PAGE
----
In this one-day workshop on Responsible Applied Artificial InTelligence (RAAIT), we aim to connect and share experiences with fellow researchers and AI practitioners who bring Responsible AI to practice. Our vision on RAAIT includes the design, development, and deployment of Responsible AI applications in a practical context, while considering ethical, societal and ecological aspects. After keynote presentations from both research and industry, and participants’ paper presentations, we will use the afternoon to collectively discuss Responsible AI in practice, especially focusing on research methodologies. To guide the session, we will utilize and refine the Responsible Applied AI framework developed by the RAAIT research community. We invite both case studies, position papers, and research papers that address elements of a Responsible Applied AI practice.

Website: https://www.raait.nl/hhai2024

Exploring Tangible AI with Theory Instruments

Organizer(s): Jacob Buur, Mette Gislev Kjærsgaard, Ona Pirol and Jessica Sorenson

Description: This interactive half-day workshop aims to explore what role anthropological theories may play in designing AI beyond the computer screen, like assistive devices, self-driving vehicles. Understanding how humans react to AI devices is a substantial challenge, but this is crucial knowledge for designers. Theories from the social sciences can help. Because theory discussions may be too ‘theoretical’ for fast-paced designers in industry, we have developed a set of Theory Instruments that turn discussions into playful, collaborative activities. The workshop investigates cases of Tangible AI that react and propose actions.

Read more about this workshop

An Ecology of AI – Reflections for Researchers 2nd Workshop

Organizer(s): Retno Larasati, Venetia Brown, Tracie Farrell, Soraya Kouadri Mostefaoui and Syed Mustafa Ali

Description: In the inaugural workshop on Ecology of Artificial Intelligence (EcAI) at HHAI 2023, we delved into the fluid nature of power within AI ecosystems. We scrutinized its measurement, its impact on diverse stakeholders, and its entanglement with data ownership. Our discussions underscored the urgency of understanding the nexus between power dynamics and data in AI systems. Rather than moral judgments, our focus shifted to how AI redistributes power. This perspective, advocated by Pratyusha Kalluri of the Radical AI Network, emphasizes the agency of those potentially affected by AI in shaping its trajectory. Particularly crucial is the examination of AI’s role in perpetuating societal inequalities, notably through industrialized racial capitalism.

In this second workshop, we aim to sustain this critical dialogue. Our objective remains unchanged: to foster an inclusive environment where stakeholders from diverse backgrounds can engage in candid discussions about the intersections of money, power, and influence in the AI landscape. Building on the success of our inaugural workshop, we aspire to convene a diverse cohort of researchers, educators, and practitioners to navigate the ethical complexities and power dynamics inherent in AI. Join us as we continue to probe the profound societal implications of AI technology.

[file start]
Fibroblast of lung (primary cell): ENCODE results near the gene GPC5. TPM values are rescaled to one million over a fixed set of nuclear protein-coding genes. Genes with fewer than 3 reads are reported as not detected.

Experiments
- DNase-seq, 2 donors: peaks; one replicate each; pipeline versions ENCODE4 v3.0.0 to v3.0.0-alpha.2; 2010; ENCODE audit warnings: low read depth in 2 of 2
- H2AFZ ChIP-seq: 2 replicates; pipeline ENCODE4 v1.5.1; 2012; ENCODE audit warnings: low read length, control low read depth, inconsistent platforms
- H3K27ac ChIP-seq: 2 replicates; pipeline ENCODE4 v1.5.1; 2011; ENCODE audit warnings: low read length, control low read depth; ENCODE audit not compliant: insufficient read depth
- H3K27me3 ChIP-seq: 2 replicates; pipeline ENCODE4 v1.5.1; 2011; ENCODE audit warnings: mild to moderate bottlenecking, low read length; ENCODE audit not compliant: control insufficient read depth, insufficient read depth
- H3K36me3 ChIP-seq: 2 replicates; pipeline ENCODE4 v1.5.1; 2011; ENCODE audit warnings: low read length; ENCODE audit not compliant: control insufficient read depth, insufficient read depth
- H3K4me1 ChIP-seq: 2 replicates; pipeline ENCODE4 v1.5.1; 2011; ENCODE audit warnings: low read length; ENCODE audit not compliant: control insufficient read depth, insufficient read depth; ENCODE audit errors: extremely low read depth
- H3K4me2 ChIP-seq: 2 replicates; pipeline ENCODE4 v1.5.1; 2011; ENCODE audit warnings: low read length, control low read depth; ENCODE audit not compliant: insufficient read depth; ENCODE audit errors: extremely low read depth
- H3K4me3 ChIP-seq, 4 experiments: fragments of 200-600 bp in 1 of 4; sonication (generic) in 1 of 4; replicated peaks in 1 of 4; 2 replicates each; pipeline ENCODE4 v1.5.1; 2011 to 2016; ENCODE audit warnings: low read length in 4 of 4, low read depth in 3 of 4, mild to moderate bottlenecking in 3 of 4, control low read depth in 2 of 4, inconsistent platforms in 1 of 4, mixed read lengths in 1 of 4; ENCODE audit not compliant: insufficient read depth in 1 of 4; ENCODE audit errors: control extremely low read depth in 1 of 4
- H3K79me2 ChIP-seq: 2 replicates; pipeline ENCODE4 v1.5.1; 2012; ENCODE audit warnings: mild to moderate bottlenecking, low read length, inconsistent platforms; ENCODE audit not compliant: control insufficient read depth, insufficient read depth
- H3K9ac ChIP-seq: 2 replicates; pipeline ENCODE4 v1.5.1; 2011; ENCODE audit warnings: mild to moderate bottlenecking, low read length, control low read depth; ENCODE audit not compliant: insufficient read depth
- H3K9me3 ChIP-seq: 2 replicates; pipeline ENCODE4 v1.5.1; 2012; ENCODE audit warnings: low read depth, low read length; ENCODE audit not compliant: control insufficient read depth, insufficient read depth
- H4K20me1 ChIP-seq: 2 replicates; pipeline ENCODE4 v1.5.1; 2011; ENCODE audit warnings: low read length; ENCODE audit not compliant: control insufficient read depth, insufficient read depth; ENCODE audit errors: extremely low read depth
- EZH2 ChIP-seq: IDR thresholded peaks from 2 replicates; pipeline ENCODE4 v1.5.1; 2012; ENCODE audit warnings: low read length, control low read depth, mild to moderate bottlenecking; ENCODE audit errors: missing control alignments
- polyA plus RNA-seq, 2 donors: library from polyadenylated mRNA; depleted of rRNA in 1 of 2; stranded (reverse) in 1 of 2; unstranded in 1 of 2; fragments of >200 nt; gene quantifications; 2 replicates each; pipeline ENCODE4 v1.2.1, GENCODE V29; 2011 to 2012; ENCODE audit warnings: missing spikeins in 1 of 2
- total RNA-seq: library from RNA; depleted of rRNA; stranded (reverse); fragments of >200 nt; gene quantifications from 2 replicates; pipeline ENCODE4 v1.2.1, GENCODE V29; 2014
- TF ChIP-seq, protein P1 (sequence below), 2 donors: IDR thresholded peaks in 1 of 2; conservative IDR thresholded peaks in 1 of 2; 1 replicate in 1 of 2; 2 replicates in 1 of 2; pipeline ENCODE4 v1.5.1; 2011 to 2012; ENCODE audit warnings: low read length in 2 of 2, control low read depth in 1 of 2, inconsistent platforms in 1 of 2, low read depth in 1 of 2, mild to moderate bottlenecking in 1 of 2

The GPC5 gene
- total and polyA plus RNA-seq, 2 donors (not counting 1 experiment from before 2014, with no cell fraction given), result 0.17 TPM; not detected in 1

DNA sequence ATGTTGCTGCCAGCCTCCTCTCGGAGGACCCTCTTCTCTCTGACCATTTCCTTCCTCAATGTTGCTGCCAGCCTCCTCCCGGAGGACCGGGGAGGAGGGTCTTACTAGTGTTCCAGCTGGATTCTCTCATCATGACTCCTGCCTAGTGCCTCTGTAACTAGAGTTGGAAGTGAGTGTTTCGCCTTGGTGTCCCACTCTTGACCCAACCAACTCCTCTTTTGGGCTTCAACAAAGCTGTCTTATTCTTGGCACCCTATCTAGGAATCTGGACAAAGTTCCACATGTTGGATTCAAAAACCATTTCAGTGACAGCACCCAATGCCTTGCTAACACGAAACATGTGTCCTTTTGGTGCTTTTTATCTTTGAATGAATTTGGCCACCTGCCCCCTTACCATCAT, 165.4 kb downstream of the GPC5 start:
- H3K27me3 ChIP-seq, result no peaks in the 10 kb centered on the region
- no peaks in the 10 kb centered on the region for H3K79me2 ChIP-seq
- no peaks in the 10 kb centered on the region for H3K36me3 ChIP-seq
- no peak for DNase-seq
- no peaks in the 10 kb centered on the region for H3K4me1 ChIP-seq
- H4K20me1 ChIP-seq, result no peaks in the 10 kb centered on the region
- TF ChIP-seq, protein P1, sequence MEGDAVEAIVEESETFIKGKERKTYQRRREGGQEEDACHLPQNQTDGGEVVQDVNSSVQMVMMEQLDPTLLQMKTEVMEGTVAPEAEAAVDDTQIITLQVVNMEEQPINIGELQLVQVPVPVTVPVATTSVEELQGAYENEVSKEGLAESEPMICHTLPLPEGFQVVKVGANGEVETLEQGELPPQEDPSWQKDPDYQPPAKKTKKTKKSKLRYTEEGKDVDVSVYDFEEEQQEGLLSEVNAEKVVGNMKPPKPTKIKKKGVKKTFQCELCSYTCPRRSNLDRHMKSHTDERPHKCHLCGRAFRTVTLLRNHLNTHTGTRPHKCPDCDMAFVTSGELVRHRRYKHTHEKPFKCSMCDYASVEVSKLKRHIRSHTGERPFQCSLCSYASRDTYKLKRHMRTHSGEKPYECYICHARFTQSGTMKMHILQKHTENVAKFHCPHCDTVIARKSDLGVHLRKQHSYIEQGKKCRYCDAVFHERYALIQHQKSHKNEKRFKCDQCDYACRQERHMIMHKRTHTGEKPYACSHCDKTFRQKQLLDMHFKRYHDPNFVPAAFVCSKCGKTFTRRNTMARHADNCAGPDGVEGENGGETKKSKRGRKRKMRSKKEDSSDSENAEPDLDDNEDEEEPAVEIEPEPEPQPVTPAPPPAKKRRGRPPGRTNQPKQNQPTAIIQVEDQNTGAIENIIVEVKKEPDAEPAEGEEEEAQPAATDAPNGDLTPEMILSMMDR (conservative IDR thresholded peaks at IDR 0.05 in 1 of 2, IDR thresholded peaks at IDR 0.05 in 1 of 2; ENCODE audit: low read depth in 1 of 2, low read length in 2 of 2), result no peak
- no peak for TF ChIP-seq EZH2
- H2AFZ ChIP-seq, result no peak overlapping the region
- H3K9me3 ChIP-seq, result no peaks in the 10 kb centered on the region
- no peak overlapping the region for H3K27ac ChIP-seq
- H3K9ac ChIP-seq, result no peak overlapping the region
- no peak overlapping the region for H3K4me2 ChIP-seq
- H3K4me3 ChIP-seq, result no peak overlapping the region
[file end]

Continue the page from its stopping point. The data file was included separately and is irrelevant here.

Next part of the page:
Website: https://sites.google.com/view/ecai2024

RLHF, what is it good for?

Organizer(s): Adam Dahlgren Lindström, Petter Ericson, Leila Methnani, Roel Dobbe, Lea Krause, Dimitri Coelho Mollo, Karin Danielsson and Íñigo Martínez de Rituerto de Troya

Description: Reinforcement Learning with Human Feedback (RLHF) is used to fine-tune Large Language Models (LLMs) to ‘align to human values and preferences’ and improve the ‘harmlessness, helpfulness, and honesty’ of such models. RLHF has been credited for the successes seen in OpenAI’s ChatGPT, Anthropic’s Claude 2, and Meta’s Llama 2, to name a few.

While RLHF has led to technical achievements in model performance, it is still early days; we lack a proper understanding of the importance of RLHF and feedback are more broadly in improving language technology. There is an increasing body of work criticising RLHF (see e.g. (Casper et al., 2023; Hosking et al., 2023; Wei et al., 2023)), suggesting that many of the non-technical issues, such as harmlessness, cannot be solved with this type of feedback, especially not on a global scale. Widening the scope invites more critical perspectives from across several disciplines, the oversimplification of what the technique actually produces becomes more evident. Studying the method in an interdisciplinary fashion may allow us as researchers to course correct and consider where RL from Feedback (RLF) can be applied such that it becomes truly useful.

This workshop aims to bring together researchers, industry practitioners, and policy makers to look at the ethical, legal, and societal aspects of how RLF is developed and deployed. We would like to open up a broader debate, both critical and more imaginative, of what forms of feedback we need to safeguard the development and use of LLMs, and what open requirements we can expect to see from advances in RLHF.

Website: https://rlhf-huh-wiigf.github.io/